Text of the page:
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Presidents should not sue journalists, media

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Media reports over the weekend indicate that President Arthur Peter Mutharika has sued the Nyasatimes online news outlet over a story the site is said to have published in June about the president’s alleged involvement in the so called K92 billion fraud in government.

While the media has a responsibility to be factual, fair and balanced in their reporting about any individual or organisation, including the state president, it becomes morally and politically incorrect for the head of state to resort to courts and law enforcement agencies with cases against the media.

It is regrettable when the distinguished office of the president gets dragged into lawsuits against journalists and private citizens.

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Apart from the media, there are millions more people and hundreds of opposition party and civil society figures who are sworn critics of the president and will always make allegations against him, with or without substantiation.

With social networks readily and easily available for citizens to publish their views and pieces of news, there are now increased chances of some people making wild and defamatory allegations against politicians, more especially the president.

Imagine if the president were to sue every media story or social network posting that he believes defamed him, all the courts will be full of cases of the president against his own people.

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However, with all the urgent problems Malawi is facing, the president should not waste time by breaking from his important duties to start persecuting journalists and other citizens writing bad about him in the media.

Instead, the president should consider media criticism as a way of measuring public views and perception about his leadership and other issues affecting the country.

Being somebody who is surrounded by paid aides and party loyalists who may not always tell him the truth, the media – including social media and other online news sites, is one key window through which the president can get to know about what is happening in the country and what people are saying on matters of national interest.

Thwarting such outlets with law suits would just scare away writers and deny the president crucial pieces of information that may have helped him understand some things happening in the country and find appropriate ways of addressing them.

Lawsuits to journalists from the head of state not only send a frightening message with regard to freedom of expression and freedom of the press, but are also a form injustice in that under presidential immunity, the president cannot be sued.

While the president may legally sue when wronged, citizens on the other hand cannot drag the president to court. Why should somebody who cannot be sued then have the audacity to sue?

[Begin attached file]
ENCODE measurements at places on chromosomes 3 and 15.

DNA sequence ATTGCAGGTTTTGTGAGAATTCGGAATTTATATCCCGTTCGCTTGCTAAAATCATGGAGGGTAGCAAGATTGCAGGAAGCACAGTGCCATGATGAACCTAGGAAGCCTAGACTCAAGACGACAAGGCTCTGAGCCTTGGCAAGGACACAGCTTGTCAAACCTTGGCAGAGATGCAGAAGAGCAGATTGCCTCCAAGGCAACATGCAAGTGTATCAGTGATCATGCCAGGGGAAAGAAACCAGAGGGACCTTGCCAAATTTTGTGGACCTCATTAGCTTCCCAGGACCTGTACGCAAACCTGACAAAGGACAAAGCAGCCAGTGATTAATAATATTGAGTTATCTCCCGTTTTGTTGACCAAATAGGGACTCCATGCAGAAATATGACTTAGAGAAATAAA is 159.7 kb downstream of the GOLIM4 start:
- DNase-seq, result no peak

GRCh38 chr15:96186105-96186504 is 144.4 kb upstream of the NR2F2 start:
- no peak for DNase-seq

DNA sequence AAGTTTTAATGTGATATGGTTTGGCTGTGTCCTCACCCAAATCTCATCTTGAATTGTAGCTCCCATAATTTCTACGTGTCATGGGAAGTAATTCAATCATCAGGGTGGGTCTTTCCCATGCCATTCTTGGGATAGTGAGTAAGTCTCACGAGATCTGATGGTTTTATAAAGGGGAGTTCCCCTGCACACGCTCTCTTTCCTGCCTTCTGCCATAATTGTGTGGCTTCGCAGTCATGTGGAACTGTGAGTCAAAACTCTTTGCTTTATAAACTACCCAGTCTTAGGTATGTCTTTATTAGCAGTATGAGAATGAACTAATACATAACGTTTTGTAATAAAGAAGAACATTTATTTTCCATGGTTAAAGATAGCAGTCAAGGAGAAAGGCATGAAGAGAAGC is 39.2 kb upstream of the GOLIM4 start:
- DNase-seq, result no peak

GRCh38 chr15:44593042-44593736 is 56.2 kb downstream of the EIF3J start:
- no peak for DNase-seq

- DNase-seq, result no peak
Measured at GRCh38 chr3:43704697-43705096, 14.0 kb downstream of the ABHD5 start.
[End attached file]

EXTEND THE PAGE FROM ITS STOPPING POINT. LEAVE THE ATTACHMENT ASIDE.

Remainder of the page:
Presidents, therefore, shouldn’t be suing journalists or indeed other citizens, especially for defamation. One is in a position of power, while the other has a job to hold those in power accountable. As active public figures, heads of state must always accept public scrutiny.

Lawsuits against journalists can also backfire because they attract more public attention to the issues under dispute. The president, as the most powerful citizen in the country, should therefore desist from taking criticisms with vengeance.

The office of the president is a public office. Any occupant of that position should be prepared to accept both reasonable and unreasonable criticism.

President Peter Mutharika may wish to borrow a leaf from his own brother late Bingu wa Mutharika. The media gave him extreme negative publicity because of the economic and political challenges that prevailed in the country and resulted into loss of lives in July 2011.

Bingu found other ways of challenging the media but he never sued any media house or journalist for defamation.

Being such a powerful office, the president should expect a lot of things to be written and aired against him. Instead of fighting back through courts or other means, the president should instead build a closer friendly relationship with the private media, which is arguably the most trusted by citizens, rather than antagonising it.

The priceless advice to any citizen who occupies the office of president of this country is that they should always expect citizens to hold them accountable for their use of public funds through writings in conventional or new media.

Instead of wasting time protecting private interests, the president should dedicate his time and energies to fulfilling his constitutional mandate which he asked for and was provided to him by the people of Malawi in May 2014. #ThumbsDown to President Peter Mutharika for the lawsuit against Nyasatimes.

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